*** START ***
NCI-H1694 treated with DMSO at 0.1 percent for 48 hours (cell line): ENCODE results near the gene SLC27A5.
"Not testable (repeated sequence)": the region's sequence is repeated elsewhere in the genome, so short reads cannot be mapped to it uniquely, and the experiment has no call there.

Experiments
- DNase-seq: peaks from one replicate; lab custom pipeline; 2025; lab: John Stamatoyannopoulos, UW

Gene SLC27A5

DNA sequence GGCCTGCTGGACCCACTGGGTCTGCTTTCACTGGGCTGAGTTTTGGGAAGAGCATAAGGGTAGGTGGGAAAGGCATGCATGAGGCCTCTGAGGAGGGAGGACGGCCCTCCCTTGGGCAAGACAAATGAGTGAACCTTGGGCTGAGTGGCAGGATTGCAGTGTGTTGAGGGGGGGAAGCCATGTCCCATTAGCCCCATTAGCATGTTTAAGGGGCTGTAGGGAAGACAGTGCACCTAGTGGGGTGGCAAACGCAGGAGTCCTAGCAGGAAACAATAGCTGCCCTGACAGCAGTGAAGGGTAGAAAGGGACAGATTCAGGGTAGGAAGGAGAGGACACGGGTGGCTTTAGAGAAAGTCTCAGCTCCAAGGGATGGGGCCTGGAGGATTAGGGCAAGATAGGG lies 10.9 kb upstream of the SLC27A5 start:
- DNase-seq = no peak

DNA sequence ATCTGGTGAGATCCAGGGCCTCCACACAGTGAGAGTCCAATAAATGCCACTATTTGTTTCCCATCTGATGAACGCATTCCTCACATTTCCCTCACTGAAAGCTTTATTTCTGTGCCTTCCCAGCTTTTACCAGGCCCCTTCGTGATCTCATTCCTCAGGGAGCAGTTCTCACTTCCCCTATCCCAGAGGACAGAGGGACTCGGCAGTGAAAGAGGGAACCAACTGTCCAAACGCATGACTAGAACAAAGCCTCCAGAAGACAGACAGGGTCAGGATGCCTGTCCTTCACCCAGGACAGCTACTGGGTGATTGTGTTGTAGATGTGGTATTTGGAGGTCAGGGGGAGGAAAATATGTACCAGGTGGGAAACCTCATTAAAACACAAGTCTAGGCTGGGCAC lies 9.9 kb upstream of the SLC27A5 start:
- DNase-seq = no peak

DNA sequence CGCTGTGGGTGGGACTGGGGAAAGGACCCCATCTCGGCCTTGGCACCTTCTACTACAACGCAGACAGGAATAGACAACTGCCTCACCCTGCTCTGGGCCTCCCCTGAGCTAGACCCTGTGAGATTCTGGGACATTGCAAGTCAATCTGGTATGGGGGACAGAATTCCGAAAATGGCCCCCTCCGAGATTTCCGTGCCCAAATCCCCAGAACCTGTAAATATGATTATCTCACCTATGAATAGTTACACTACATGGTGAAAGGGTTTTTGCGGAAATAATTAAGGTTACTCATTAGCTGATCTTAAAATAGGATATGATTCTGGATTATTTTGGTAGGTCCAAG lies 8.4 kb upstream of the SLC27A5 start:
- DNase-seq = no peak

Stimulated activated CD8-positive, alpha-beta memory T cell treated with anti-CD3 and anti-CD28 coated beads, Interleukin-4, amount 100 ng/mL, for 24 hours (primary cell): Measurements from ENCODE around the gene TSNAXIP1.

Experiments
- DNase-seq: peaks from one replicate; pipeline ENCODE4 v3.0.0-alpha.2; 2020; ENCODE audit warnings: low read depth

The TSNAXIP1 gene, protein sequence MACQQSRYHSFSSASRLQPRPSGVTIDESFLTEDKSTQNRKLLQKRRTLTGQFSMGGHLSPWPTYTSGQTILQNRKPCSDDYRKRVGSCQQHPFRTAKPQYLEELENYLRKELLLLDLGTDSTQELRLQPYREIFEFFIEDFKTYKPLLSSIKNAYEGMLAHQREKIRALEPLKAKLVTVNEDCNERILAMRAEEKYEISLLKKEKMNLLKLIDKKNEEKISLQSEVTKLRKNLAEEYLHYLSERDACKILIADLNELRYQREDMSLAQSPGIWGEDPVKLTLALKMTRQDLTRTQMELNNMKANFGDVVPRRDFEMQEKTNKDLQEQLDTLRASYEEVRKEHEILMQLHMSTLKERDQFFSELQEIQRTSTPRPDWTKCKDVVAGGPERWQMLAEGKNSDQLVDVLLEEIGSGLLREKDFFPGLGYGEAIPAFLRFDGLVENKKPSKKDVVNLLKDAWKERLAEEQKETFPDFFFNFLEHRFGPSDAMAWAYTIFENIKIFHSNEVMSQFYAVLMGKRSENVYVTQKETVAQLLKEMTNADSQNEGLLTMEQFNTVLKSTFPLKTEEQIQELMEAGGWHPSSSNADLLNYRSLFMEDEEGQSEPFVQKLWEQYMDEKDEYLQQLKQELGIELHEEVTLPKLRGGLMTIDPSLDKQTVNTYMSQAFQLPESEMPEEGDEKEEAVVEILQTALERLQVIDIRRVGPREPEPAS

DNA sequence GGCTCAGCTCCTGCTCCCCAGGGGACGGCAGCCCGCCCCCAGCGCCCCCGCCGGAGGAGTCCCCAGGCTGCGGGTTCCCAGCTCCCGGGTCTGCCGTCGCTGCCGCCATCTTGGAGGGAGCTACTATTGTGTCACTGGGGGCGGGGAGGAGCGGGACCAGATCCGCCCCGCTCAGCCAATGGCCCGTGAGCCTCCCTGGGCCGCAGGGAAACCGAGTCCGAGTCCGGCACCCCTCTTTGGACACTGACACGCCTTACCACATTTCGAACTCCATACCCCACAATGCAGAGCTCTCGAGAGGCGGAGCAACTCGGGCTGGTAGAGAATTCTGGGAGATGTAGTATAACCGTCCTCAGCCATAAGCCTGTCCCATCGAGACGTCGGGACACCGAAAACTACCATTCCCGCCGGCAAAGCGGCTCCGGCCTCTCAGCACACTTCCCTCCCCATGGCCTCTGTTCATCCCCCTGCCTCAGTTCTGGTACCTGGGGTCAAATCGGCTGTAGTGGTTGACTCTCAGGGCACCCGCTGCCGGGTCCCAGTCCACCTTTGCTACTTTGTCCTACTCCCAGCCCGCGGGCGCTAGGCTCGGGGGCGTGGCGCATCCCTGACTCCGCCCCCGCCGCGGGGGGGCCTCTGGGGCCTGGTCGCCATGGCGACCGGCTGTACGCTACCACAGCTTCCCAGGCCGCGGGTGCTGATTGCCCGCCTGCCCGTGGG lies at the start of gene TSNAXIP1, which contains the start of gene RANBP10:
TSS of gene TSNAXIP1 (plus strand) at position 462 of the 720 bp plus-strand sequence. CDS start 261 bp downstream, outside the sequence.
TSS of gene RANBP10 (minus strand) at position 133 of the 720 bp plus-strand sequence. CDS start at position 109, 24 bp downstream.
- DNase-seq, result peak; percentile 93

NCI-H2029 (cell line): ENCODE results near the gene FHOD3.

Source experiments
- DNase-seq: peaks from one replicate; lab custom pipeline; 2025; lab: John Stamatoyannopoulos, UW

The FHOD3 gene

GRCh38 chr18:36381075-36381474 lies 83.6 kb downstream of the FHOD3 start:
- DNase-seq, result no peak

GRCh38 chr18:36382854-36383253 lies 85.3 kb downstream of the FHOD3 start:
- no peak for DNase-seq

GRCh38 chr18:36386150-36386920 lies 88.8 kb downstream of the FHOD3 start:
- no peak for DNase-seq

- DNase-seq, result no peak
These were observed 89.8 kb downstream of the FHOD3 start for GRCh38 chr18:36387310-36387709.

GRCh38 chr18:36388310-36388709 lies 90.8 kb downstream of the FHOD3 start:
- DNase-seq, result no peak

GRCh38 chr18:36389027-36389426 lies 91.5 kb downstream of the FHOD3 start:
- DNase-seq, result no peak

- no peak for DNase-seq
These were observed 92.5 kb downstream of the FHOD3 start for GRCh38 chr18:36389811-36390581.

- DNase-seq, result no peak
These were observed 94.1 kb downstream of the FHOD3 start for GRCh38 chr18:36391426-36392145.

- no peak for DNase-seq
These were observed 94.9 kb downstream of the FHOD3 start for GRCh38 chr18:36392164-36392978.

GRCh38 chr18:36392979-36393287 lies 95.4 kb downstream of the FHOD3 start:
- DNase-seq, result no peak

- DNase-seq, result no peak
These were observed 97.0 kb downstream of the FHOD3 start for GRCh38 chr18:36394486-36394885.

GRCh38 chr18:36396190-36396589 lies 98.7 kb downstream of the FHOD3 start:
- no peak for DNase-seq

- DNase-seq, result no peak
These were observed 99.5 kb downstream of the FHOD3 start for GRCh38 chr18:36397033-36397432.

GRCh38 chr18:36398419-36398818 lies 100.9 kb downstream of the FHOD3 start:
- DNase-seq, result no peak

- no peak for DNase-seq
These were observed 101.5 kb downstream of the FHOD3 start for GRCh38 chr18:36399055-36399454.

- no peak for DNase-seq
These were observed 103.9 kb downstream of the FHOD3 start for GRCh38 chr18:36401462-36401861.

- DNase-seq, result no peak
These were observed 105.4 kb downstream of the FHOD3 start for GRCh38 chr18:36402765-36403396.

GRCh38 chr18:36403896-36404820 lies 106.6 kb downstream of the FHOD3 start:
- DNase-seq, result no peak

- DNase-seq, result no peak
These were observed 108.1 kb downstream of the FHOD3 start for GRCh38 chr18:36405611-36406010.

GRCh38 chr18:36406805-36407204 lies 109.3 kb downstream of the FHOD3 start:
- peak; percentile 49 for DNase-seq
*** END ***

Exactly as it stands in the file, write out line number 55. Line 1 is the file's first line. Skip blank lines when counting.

These were observed 103.9 kb downstream of the FHOD3 start for GRCh38 chr18:36401462-36401861.